Saturday, October 21, 2017

Iranian Aggression Intensifies - Joseph Klein




by Joseph Klein


UN ambassador Nikki Haley takes the "outlaw" regime to task.




Last July, Major General Mohammad Bagheri, the Iranian Revolutionary Guards (IRGC) military commander and chief of staff of Iran’s armed forces, warned that “putting the Revolutionary Guard in the terrorist lists with terrorist groups can be very costly to the United States and its military bases and forces in the region.” IRGC commander Mohammad Ali Jafari said on October 8th that "if the news is correct about the stupidity of the American government in considering the Revolutionary Guards a terrorist group, then the Revolutionary Guards will consider the American army to be like Islamic State all around the world." The next day the Iranian regime warned of a "crushing" response if the United States were to designate the IRGC as a terrorist organization.  President Trump has called the Iranian regime’s bluff with his announcement last week that he would do just that.
Designating the IRGC as a terrorist organization and imposing new sanctions for its aggressive actions in the region is not a restoration of the sanctions lifted by the Obama administration as part of its disastrous nuclear deal with Iran. If Iran insists it can do what it wants militarily in terms of missile launches, support of terrorist groups such as Hezbollah and Hamas, and arms transfers without violating the nuclear deal, then the United States can certainly act to curb such activities through financial pressure. The U.S. can impose sanctions against the Iranian regime’s principal instrument for projecting aggressive, destabilizing force outside of its borders without violating the nuclear deal. The Iranian regime does not see it that way, however.

With the lifting of the nuclear-related sanctions making available billions of dollars to Iran’s leaders to further finance the IRGC’s exploits in Iraq, Syria, Lebanon, Yemen and elsewhere, the regime is furious that the Trump administration is tightening the financial screws again, even if for reasons not directly related to Iran’s compliance with the terms of the nuclear deal. Thus, it is threatening U.S. forces and bases in the region. A couple of seemingly unrelated events this past week point to Iran’s positioning itself for more aggressive military actions that could place U.S. forces in harm’s way.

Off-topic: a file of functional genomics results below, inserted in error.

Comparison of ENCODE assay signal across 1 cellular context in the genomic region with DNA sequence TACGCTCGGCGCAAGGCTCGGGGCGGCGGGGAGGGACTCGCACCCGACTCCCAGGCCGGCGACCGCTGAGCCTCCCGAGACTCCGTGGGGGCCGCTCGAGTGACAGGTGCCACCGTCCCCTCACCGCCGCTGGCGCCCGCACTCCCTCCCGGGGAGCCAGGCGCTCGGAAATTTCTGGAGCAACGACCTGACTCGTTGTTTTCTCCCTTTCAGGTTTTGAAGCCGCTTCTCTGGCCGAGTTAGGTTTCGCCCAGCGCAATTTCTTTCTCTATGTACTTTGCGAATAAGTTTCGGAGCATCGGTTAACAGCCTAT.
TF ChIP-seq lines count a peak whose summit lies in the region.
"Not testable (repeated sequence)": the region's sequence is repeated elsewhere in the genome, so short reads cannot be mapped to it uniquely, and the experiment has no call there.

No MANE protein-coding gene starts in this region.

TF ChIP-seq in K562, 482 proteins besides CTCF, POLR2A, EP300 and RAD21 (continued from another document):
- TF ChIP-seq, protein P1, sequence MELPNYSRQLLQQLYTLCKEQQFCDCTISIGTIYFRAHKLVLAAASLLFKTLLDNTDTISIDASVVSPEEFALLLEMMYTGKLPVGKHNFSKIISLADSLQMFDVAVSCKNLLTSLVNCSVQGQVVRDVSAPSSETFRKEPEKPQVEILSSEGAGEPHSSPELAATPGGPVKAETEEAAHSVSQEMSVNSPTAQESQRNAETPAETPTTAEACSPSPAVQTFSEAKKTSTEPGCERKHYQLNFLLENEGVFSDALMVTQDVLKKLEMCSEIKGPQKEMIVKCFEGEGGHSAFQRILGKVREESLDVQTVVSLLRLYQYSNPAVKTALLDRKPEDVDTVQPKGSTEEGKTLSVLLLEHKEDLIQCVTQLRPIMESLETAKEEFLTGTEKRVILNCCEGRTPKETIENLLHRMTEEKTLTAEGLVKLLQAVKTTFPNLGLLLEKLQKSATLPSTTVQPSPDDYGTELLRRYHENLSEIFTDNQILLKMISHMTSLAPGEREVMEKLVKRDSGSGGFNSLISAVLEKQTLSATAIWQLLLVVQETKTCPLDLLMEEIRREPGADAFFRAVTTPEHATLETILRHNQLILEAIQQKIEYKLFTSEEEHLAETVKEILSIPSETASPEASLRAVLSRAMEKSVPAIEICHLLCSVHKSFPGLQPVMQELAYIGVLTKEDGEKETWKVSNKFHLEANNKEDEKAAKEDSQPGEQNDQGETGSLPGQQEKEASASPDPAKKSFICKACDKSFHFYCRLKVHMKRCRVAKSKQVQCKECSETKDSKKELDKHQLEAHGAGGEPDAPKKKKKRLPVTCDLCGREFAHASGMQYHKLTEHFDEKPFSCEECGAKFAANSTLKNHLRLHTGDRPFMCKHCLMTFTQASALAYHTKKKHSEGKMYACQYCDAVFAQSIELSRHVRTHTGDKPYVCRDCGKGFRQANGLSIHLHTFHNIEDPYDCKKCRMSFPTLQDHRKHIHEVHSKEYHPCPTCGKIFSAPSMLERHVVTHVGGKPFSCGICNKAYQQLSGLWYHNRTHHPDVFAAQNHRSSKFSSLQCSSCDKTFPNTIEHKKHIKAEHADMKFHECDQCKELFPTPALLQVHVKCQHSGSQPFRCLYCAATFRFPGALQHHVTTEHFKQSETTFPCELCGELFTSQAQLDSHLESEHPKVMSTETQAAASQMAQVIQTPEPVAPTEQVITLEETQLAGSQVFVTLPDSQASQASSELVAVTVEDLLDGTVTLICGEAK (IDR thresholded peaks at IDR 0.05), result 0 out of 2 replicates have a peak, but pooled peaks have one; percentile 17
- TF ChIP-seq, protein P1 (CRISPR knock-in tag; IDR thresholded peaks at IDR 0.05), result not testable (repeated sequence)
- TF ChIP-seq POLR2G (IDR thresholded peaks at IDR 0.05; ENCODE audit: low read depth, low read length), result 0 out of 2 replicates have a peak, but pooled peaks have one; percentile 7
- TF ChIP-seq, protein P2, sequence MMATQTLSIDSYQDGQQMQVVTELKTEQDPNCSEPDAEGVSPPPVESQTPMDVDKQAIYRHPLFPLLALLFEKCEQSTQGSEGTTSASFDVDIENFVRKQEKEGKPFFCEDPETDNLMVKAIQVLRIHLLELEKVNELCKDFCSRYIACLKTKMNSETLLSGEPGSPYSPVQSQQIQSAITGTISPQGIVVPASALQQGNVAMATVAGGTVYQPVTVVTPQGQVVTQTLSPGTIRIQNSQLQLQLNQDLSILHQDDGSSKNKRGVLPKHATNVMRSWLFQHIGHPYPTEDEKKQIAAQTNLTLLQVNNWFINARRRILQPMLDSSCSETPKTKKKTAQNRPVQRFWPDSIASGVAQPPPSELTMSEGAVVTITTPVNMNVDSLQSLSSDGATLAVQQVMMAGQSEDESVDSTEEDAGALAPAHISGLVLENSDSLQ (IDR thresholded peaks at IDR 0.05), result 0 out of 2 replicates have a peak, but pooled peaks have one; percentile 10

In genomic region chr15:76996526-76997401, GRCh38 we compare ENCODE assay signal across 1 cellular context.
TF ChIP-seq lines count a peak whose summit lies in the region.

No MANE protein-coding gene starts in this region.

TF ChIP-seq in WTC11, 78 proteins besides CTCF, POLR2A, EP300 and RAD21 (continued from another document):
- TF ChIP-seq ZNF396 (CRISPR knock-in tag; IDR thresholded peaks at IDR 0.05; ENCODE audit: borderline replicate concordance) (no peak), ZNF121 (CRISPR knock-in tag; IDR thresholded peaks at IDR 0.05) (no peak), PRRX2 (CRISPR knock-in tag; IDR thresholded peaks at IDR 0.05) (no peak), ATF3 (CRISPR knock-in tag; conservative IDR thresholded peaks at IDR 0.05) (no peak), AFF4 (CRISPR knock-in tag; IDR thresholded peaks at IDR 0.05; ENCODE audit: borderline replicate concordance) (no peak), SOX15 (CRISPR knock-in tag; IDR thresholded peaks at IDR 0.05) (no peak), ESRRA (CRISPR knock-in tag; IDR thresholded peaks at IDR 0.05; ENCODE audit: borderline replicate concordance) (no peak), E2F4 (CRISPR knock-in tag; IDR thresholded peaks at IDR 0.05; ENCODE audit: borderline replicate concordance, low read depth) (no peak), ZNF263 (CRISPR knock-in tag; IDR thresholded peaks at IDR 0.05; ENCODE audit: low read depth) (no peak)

On Tuesday, Major General Bagheri landed in Damascus for talks with Syrian President Bashar Assad and senior Syrian officials, including the defense minister and the chief of staff of the Syrian armed forces. Bagheri is quoted as saying that his visit’s purpose was to “put a joint strategy on continuing co-ordination and co-operation at the military level.” Some experts on Iran believe that Bagheri’s visit to Damascus at this time is intended to reinforce a message that Iran will continue to supply weaponry to Syria and to reinforce the presence of its terrorist proxy Hezbollah in Syria. This will not only serve to bolster the Assad regime, but it also will strengthen Iran's ability to follow through on its threats to the U.S. and its allies, principally Israel.

Meanwhile, following the departure of the Kurds from Kirkuk, Iraq earlier this week, the IRGC’s operational Al Qods arm reportedly established a command center and five bases there. According to Debkafile, this constitutes “the first military facility Iran has ever established openly in Iraq.”  The Kirkuk region holds 45 percent of Iraqi’s oil. The Iraqi branch of Iran’s terrorist proxy Hezbollah has vowed that once ISIS is defeated it will start killing Americans, as it has done before.

It is against this backdrop that U.S. ambassador to the United Nations Nikki Haley used her entire speech to the UN Security Council on Wednesday to denounce the Iranian regime on multiple grounds. The session was supposed to be devoted to the Israeli-Palestinian conflict, but Ambassador Haley departed from the monthly ritual during which Israel is normally singled out for criticism by other Council members. She went after Iran instead. She explained why the Trump administration decided to take “a comprehensive approach to confronting the Iranian regime,” which does not give the regime a get out of jail free card even if it is in technical compliance with the loophole-ridden nuclear deal agreed to by the Obama administration.